I admit it, I went into engineering because I enjoy solving problems. When I look at something I think about the design techniques employed and the ways to use it in practice. I think about possible improvements, design trade-offs and always enjoy seeing new technology.
If you see me staring at the ceiling, I’m usually thinking about how the load stresses were calculated and wondering if that beam is really wood or metal. My wife has quit asking me what I’m thinking about because she’s afraid I’ll answer. The other day while waiting for a table at a local restaurant I noticed that with only a slight rearrangement of the tables they would have a better traffic flow for the servers and patrons could be seated faster. Excited by my observation, I started explaining it to my wife. She listened, nodded and told me our table was ready. It wasn’t that she didn’t see what I meant, she just did not see the beauty of making that small change and the impact it could have. It was like she simply did not care.
I like being an engineer but I’ve come to realize that my wife doesn’t always appreciate my attention to detail. Whenever my wife asks me a question, I want to carefully consider my possible answers. I always ask about the details around the question, what boundaries are being placed on my answer and any other pertinent data that could help me give a correct answer. Way too often she stares at me like I’m a 5 year old and asks me if I also want to know the climatic conditions in Mexico City. That always confuses me because until then I was very sure that Mexico City was not a factor in my answer.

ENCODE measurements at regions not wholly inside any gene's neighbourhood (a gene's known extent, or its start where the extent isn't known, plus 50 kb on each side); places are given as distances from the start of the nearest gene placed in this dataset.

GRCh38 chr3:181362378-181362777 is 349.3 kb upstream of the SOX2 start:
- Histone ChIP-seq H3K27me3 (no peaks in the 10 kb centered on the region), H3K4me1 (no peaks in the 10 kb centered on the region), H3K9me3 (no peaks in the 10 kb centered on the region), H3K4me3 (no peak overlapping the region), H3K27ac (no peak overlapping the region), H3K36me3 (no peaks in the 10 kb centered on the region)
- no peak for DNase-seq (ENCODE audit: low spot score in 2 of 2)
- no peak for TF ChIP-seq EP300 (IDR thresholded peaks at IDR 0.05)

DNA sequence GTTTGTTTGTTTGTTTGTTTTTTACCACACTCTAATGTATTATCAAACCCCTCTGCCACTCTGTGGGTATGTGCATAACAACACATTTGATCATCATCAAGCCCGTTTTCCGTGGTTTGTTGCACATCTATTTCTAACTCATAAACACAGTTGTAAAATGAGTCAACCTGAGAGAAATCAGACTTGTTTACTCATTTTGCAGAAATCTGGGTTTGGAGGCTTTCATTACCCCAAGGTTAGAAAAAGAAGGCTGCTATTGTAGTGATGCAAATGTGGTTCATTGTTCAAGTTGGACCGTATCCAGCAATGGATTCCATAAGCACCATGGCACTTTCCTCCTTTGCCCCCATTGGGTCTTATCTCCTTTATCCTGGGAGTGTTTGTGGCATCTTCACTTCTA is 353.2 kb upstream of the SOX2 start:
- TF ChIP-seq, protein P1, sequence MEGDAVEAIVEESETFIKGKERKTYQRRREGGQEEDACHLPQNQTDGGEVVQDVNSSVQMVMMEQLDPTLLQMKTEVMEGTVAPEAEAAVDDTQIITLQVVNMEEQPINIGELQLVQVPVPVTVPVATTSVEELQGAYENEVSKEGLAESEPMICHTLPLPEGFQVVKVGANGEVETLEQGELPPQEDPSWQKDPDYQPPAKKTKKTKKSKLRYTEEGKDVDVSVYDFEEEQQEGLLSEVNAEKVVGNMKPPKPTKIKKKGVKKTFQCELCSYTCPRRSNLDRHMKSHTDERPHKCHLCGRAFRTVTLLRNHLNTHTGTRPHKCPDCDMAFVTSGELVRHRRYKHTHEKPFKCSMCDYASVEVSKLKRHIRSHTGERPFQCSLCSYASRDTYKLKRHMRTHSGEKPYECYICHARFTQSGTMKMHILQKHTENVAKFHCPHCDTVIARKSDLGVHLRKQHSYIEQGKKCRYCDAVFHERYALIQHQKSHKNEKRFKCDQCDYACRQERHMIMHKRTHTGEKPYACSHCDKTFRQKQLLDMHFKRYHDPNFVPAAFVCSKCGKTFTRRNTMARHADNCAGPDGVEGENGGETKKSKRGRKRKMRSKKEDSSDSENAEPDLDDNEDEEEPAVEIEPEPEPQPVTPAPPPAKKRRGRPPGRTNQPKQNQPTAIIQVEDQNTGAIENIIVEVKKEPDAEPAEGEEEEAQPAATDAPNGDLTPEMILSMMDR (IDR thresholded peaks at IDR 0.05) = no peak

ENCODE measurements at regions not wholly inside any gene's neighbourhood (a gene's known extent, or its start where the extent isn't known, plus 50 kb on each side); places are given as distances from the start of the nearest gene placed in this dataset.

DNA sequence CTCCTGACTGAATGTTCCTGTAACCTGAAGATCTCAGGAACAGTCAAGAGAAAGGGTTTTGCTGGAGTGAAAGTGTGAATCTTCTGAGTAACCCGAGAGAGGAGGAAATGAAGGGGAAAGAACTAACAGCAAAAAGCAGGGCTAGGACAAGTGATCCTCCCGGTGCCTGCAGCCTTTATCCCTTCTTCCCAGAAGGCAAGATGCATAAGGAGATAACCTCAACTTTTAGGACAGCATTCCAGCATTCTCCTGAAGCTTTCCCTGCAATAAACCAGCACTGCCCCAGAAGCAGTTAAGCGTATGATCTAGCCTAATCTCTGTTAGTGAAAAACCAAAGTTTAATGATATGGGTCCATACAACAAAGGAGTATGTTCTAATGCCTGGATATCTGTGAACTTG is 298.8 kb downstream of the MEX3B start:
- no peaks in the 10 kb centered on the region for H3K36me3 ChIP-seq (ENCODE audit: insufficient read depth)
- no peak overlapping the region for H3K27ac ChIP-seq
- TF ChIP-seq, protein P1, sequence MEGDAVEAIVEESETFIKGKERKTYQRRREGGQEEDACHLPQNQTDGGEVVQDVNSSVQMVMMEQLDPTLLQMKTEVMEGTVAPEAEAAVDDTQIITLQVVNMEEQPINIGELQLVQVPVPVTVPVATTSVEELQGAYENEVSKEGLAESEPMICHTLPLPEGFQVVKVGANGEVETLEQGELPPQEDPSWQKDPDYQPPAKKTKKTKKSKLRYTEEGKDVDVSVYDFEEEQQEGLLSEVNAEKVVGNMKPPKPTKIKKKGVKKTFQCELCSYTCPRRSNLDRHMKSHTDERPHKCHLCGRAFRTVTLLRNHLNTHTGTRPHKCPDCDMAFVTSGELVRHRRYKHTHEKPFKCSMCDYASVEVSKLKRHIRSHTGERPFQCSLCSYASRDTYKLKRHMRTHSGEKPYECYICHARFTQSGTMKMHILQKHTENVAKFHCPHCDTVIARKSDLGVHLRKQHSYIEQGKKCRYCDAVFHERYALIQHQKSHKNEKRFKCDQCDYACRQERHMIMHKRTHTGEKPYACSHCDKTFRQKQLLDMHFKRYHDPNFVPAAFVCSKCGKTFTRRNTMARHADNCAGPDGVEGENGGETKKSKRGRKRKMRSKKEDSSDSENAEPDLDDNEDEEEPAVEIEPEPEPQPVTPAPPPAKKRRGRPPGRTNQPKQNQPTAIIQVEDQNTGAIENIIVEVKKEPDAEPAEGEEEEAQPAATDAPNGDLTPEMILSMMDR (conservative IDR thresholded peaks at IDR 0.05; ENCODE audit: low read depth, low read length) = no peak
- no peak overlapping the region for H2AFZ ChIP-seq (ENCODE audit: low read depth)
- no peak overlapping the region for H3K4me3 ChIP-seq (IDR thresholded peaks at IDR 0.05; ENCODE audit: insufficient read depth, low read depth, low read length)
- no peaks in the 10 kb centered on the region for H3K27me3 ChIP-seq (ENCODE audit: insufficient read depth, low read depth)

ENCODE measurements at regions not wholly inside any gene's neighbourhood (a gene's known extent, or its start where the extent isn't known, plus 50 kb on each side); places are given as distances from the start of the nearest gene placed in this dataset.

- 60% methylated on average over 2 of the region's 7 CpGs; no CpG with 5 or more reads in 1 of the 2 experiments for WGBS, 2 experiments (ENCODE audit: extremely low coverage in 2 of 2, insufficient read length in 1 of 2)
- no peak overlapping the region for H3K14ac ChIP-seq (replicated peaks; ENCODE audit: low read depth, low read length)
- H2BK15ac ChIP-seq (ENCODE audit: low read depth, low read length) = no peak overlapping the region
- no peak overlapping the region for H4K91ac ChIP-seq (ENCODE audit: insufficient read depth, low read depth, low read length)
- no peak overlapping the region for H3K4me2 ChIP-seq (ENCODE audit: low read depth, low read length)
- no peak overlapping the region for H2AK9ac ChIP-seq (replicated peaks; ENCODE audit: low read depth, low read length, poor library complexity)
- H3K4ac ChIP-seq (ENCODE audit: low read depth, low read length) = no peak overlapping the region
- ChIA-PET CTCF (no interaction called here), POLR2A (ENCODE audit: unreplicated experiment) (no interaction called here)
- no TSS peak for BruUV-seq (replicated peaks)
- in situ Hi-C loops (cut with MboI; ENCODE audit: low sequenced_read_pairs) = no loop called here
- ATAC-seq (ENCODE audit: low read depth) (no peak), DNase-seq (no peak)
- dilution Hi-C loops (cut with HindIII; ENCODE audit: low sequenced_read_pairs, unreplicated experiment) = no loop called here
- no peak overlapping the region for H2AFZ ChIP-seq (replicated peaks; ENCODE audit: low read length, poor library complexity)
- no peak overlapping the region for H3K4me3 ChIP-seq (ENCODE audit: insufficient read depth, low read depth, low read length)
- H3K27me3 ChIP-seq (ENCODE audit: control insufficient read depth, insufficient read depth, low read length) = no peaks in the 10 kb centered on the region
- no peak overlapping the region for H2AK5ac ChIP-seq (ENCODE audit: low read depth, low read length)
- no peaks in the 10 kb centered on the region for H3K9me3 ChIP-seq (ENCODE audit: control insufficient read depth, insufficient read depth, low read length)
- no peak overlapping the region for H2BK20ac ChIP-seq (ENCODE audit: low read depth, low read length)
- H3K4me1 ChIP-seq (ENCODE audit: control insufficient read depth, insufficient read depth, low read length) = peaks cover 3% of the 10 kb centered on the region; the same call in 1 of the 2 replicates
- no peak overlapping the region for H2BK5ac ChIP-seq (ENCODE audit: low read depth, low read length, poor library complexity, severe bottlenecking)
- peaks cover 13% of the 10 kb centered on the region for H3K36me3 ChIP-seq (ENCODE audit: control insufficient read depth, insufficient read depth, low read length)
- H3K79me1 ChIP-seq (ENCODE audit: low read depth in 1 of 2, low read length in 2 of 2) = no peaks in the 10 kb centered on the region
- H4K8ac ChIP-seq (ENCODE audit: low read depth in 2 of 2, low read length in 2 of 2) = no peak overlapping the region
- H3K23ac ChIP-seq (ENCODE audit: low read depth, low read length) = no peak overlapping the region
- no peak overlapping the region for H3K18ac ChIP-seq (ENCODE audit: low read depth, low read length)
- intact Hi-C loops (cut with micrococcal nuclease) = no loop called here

When we added new DVR to our home video system, I spent some time looking at all the options and thinking about the best way to add it into the system. I decided on a hybrid method that would allow me to compare video signals without changing cables. I explained to my wife about the two different video paths and how the signals compared. I think it was while I talking about how the third option worked and that it would result in really poor video quality that she stopped me, told me in a very calm controlled voice to set it on the History channel and to never, never, again touch her system.
When I look at a remote control, I think about all the decisions that were made by the engineering team to come up with the arrangement of the buttons and assign the functions to each button. I can get lost in thinking about how they decided on the right balance of LED intensity and battery life. Did they assign all the often used codes to the shorter sequences? How did they decide how bright the LED needed to be to have good range? My wife will use the remote without even considering any of the marvels of the design. Her only comment is that they should never let an engineer design the layout and that it needs the batteries changed again. She’s right though, it goes through a lot of batteries. I’m beginning to think they need to recheck the algorithm they used to determine battery life.
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